My Lords, I declare my interest as a serving member of the Army Reserve. There is no doubt that it has been a rocky road, and perhaps we should expect that, if we are to maintain a sovereign land industrial capability. But who is to blame? The answer is successive Governments. We have allowed our land industrial base to atrophy. Moving forward, will we learn that lesson? Can my noble friend perhaps say a few words on that? In the same way that we have maintained a maritime industrial base with a continuity of skills, continuing to build ships, will we now learn that lesson in the land domain? How will the recently published Land Industrial Strategy ensure that we do?

My noble friend makes an important point. I am not going to stand here with a finger pointing blame at individual Governments. There has been a collective, cumulative process, as my noble friend describes. As far as the Army is concerned, I hope that the Land Industrial Strategy—which we published in May this year and which sets out the intent, ways of working and actions by which the Army, wider Ministry of Defence and industry will collaborate to maximise the value from investment in Army modernisation and transformation—will ensure that the Army is equipped for the future and receives the capabilities that it requires in a way that drives opportunity for UK industry and the economy but also benefits the Army.

My Lords, a lessons-learned study was announced in May this year on what went wrong with the Ajax project. Can the Minister tell us what progress is being made with that study, when it is likely to be finished and whether it will be published in full or, at least, mostly in part? Can she also tell us whether the Procurement Bill, currently finishing its passage through this House, contains clauses that make it substantially less likely that another problem like this would arise?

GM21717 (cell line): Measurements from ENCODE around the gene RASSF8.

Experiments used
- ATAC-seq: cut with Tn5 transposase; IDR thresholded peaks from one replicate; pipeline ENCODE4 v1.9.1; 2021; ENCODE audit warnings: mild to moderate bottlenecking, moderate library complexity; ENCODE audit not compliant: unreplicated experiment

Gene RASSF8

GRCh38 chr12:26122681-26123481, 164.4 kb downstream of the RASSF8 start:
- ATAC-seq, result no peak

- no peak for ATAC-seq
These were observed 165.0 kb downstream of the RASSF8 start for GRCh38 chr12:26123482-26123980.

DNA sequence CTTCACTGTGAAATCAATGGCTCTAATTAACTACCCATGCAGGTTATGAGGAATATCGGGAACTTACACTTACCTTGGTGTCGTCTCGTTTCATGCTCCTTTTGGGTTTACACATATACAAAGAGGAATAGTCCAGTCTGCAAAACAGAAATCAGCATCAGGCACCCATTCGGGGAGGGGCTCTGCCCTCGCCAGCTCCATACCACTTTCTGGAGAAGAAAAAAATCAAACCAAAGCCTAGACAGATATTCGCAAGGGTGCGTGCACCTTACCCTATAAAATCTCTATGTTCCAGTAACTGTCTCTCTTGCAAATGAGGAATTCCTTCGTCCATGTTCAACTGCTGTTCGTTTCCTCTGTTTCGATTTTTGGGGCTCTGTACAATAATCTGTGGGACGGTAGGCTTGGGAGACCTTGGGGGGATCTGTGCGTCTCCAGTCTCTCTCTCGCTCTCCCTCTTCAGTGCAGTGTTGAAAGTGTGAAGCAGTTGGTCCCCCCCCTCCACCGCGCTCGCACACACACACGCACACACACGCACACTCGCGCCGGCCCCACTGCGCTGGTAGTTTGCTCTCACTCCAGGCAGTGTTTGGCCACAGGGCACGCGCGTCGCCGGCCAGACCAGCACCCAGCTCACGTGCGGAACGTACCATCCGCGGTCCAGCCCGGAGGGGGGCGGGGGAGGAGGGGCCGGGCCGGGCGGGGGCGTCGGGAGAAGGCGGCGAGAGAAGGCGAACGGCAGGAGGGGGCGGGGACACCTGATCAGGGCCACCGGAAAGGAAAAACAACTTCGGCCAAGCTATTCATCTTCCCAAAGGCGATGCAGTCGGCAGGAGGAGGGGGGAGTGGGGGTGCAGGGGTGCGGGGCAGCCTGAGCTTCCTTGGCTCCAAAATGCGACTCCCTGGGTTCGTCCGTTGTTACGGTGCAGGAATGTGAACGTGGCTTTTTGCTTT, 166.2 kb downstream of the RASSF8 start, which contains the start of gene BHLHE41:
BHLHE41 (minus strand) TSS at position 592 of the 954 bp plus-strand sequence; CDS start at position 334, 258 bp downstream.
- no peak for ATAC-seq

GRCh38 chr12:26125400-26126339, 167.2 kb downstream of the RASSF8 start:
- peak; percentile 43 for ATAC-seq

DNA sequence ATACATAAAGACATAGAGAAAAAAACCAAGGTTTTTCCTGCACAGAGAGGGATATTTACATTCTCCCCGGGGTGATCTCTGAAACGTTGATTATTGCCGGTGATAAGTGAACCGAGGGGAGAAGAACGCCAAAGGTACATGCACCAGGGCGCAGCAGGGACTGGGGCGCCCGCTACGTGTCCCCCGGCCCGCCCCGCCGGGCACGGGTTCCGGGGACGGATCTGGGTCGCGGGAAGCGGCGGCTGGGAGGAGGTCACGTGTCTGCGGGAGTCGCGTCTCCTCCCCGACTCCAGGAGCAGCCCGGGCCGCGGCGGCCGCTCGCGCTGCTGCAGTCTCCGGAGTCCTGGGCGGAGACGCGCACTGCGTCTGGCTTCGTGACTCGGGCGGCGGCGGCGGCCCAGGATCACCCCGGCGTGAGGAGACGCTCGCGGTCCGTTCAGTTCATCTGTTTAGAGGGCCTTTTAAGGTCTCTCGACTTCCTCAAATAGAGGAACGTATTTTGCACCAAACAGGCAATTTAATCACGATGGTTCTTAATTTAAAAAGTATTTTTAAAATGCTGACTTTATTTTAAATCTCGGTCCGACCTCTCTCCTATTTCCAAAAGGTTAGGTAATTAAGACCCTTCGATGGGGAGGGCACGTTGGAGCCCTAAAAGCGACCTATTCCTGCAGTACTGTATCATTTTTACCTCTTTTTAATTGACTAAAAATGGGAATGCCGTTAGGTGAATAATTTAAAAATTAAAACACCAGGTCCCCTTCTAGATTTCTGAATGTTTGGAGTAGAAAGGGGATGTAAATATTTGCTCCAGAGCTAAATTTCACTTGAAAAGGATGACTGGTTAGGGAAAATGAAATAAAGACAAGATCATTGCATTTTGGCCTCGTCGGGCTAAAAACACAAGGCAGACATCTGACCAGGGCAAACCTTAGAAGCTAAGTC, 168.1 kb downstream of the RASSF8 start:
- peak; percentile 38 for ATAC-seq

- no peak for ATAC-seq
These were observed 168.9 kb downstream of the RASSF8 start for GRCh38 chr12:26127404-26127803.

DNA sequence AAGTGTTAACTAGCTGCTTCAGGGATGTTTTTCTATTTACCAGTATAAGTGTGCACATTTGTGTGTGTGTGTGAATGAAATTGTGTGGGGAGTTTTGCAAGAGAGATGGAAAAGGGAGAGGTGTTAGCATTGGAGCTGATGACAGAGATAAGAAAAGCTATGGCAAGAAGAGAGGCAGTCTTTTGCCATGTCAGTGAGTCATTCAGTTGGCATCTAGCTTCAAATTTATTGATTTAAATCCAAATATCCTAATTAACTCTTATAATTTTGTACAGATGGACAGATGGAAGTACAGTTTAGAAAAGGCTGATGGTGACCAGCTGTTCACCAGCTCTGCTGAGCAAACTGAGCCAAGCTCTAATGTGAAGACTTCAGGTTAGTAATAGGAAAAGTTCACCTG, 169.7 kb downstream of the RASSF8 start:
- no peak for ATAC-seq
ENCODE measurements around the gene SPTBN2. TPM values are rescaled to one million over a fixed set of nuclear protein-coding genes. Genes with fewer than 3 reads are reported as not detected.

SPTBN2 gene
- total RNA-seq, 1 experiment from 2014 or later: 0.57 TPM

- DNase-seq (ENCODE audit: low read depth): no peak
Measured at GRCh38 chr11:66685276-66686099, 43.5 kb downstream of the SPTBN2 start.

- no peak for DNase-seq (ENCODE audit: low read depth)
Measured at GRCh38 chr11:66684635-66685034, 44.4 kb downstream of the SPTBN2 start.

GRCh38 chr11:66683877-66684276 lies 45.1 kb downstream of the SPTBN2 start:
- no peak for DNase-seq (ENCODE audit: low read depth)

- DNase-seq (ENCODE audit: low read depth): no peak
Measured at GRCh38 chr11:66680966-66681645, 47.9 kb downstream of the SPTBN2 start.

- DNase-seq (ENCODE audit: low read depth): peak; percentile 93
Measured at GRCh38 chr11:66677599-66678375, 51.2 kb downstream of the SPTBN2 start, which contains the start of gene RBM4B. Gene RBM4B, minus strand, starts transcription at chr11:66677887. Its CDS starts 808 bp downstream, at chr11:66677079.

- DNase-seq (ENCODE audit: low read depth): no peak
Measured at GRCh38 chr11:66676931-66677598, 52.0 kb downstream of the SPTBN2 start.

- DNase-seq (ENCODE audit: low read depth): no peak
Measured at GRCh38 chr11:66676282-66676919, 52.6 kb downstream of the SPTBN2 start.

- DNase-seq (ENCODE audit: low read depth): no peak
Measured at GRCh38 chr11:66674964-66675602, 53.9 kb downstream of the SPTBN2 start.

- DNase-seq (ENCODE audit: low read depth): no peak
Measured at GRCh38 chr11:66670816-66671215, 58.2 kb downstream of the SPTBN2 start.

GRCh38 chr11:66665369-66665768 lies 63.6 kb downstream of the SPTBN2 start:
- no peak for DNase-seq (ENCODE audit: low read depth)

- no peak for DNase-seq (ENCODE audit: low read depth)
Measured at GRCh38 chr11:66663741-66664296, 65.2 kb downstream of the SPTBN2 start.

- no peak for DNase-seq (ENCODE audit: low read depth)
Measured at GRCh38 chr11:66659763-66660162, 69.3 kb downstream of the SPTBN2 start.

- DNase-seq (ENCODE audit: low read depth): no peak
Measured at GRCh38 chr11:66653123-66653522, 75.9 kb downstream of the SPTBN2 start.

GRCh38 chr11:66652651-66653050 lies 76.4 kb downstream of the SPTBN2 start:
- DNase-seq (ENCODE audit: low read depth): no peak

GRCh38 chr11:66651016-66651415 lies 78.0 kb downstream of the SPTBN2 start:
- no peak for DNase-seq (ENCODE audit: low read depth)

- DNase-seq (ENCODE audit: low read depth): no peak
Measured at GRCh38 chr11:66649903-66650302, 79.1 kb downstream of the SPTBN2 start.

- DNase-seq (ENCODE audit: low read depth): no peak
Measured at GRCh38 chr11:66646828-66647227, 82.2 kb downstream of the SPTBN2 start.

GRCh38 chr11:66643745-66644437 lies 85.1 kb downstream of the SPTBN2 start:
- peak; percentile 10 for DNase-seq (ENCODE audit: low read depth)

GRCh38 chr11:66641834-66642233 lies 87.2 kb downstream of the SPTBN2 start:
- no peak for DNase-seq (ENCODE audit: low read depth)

I think the noble Lord refers to the King report—the report from the director of health and safety in the MoD. As I indicated to the noble Lord, Lord Coaker, we have implemented a number of these recommendations. In particular, we have stood up the noise and vibration working groups; that is an important development. Future trials of armoured vehicles will have real-time measurement of noise and vibration; that is very important. A dedicated cell has been established to support safety-risk governors for senior responsible owners with complex projects. They carry a huge responsibility and they need that support. On the wider issue mentioned, the Procurement Bill addresses particular issues of procurement but, at the end of the day, how procurement is done effectively in monitoring governance assessment is very much a matter of good regime within the MoD. We now have in place practices, procedures and processes to try to ensure that we are approaching these complex contracts in the best way that we can.